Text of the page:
Sport on TV: The bare-faced cheek of the man with no clothes

You have to admire the man's naked ambition. Well, there's not much else to look at, to be honest. Mark Roberts from Liverpool was on some kind of winning streak: 517 times he had run around in public in the nude. Streak! The man who can't keep his clothes on (Channel 4, Thursday) followed him as he planned one final exhibition. We never get to see streakers on TV any more; the cameras always turn away, since it's regarded as encouraging publicity-seekers. But there are quite a lot of those on our screens in these days of reality programming. At least they keep their clothes on, most of the time.

We also see Roberts going for job interviews, because he has a lot of debts to pay off. "The last time I wore this suit, I was on trial in Texas after the Super Bowl," he admits, assuming the mantle – when clothing is permitted – of the stereotypical Scouser. That was the streak that made him famous, his antics as a stripping referee being watched by 130 million people.

He keeps his preoccupation under his hat at the job interview – rather as the policeman kept Erica Roe's breasts under his helmet at Twickenham in 1992. "Are you a team player?" they ask. "I always work around teams," he replies.

It all began at the Hong Kong Sevens in 1992, when he arrived on a one-way ticket with £30 in his pocket and ran the length of the field to score a try against the All Blacks. Presumably he thought he had more of a chance if there were only seven of them instead of 15.

Some three years later he was offered sponsorship by a betting company, and went on to streak in more than 20 countries before the deal came to an end in 2007.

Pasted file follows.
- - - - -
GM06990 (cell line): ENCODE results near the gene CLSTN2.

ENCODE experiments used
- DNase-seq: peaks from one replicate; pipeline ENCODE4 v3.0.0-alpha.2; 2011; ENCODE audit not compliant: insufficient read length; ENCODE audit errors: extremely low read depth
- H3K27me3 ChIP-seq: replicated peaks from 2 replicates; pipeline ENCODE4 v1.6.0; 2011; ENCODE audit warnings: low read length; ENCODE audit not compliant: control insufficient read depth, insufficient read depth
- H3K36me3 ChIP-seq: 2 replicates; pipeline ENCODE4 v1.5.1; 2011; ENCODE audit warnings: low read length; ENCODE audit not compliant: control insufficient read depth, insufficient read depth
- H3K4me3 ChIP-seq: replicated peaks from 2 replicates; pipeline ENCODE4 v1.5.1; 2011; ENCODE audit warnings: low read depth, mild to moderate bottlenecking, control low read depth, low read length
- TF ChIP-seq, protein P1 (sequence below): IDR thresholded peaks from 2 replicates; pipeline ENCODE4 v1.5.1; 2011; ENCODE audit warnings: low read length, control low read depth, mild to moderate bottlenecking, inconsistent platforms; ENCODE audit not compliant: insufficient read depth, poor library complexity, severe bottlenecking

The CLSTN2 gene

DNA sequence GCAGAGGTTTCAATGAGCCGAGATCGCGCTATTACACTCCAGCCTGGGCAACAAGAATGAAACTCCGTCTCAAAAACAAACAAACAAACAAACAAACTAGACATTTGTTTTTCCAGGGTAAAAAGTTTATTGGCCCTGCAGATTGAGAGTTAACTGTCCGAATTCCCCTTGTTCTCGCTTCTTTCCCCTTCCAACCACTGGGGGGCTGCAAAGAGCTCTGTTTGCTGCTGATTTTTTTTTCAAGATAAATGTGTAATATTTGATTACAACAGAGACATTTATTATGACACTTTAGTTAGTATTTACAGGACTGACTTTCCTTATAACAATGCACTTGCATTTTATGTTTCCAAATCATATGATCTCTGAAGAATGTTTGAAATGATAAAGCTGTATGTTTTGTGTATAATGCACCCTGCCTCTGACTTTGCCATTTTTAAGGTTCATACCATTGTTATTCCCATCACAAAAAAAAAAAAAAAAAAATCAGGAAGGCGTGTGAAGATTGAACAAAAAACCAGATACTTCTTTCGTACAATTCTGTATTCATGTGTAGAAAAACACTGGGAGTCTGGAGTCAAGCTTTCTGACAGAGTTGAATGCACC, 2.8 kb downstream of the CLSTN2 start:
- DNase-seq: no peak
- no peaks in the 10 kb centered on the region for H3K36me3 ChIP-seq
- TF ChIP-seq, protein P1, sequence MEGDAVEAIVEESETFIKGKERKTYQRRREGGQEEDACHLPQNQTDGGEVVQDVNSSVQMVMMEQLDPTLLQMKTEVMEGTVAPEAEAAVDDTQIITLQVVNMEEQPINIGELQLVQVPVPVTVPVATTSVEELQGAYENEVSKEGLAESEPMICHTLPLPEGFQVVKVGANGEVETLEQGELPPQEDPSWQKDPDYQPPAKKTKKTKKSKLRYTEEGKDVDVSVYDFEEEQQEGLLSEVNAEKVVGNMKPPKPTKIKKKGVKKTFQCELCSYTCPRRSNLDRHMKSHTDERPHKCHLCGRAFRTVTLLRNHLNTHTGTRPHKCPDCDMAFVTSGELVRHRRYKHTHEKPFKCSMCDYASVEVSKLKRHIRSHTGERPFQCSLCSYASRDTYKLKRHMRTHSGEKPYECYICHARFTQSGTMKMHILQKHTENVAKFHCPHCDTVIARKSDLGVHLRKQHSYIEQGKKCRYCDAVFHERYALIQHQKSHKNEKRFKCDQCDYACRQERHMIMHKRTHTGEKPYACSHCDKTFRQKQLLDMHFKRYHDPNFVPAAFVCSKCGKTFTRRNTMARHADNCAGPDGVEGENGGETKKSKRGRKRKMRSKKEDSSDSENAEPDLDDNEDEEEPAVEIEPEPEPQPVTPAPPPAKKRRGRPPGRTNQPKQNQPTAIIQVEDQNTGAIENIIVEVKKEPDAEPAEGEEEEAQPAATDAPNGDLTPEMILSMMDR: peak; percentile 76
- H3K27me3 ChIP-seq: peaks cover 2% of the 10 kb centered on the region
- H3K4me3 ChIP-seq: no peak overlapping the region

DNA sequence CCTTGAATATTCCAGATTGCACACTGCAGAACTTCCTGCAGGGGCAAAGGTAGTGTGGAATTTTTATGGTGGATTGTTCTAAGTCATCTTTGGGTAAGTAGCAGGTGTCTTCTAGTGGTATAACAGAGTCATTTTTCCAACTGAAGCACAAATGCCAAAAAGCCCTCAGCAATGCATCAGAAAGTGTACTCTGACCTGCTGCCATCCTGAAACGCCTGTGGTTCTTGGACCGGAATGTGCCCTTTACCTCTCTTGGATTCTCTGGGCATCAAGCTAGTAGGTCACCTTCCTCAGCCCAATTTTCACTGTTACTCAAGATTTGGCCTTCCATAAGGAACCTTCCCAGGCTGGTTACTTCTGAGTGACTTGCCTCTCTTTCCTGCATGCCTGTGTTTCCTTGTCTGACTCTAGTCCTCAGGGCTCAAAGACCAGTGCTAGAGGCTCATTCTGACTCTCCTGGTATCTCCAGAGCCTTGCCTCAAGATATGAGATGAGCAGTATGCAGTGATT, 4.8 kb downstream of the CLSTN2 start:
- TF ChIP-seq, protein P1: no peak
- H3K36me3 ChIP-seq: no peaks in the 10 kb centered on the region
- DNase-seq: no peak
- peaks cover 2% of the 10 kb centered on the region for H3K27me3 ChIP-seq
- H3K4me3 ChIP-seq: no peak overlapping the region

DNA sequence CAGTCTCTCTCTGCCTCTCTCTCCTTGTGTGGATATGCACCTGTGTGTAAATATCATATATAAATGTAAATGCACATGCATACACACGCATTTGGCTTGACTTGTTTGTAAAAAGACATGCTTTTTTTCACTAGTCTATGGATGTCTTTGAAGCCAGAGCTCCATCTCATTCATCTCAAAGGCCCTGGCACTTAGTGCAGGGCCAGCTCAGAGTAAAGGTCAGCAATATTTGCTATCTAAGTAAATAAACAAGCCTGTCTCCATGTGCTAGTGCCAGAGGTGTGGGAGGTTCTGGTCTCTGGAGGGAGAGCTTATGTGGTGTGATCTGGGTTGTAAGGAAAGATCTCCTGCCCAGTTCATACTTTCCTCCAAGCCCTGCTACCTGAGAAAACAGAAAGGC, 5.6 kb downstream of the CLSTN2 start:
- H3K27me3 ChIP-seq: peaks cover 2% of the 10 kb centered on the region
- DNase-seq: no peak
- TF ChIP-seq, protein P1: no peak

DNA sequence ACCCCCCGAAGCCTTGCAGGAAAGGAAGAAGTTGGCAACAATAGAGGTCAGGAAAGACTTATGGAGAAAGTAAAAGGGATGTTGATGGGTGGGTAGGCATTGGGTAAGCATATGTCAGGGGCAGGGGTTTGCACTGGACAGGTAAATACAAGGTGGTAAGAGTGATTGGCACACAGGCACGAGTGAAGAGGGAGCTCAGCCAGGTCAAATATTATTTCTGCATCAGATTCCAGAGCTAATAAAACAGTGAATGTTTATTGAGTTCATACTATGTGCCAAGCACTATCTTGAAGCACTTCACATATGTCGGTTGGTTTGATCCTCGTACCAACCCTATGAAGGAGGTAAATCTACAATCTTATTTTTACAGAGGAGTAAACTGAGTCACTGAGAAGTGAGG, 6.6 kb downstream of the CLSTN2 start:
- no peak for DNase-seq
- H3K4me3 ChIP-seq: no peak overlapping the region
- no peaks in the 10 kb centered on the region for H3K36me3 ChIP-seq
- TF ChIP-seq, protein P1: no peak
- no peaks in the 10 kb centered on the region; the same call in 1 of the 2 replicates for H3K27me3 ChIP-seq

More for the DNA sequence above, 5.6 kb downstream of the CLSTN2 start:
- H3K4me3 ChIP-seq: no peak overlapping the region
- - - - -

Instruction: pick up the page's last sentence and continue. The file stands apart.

What motivates him to bare all? He shows no interest in the sports he targets but the occasion provides the adrenaline rush he craves, just as it does for the fans. "I go and do a streak and I get a big buzz out of that for weeks afterwards," he explains. "I run naked to make a point, laugh at life. It's all about going against the grain." Frankly that sounds likely to cause some painful splinters.

As his assistant Gary points out, he does have respect for the sports and always times it so he doesn't interrupt play. And Gary should know about Mark's sense of decency; at the funeral of Gary's mother it was a case of "It's what she would have liked" as he stripped off and danced on top of Gary's brother's van. She would have turned in her grave, except she hadn't got there yet.

He has fallen on hard times since the sponsorship ran out. "People have been in touch about a book, possibly a film," he says. "There's even a guy been in touch about a clothes line and it's definitely going to happen, one million per cent." It's hard to imagine a line of clothing connected to streaking; you can see through a scam like that.

And so to the final exposure. He locks his mates in the pub with snakebites and black until they come up with an idea. Deliciously, someone suggests: "It's short notice but the [US] presidential elections are in a fortnight." Yet in a clear sign of the times they settle on the final of X Factor, but he doesn't go through with it, claiming his three children would be, like: "Whatever you do, Dad, not X Factor." It makes this wistful programme all rather pointless. If he had chosen Britain's Got Talent, he might have won it.

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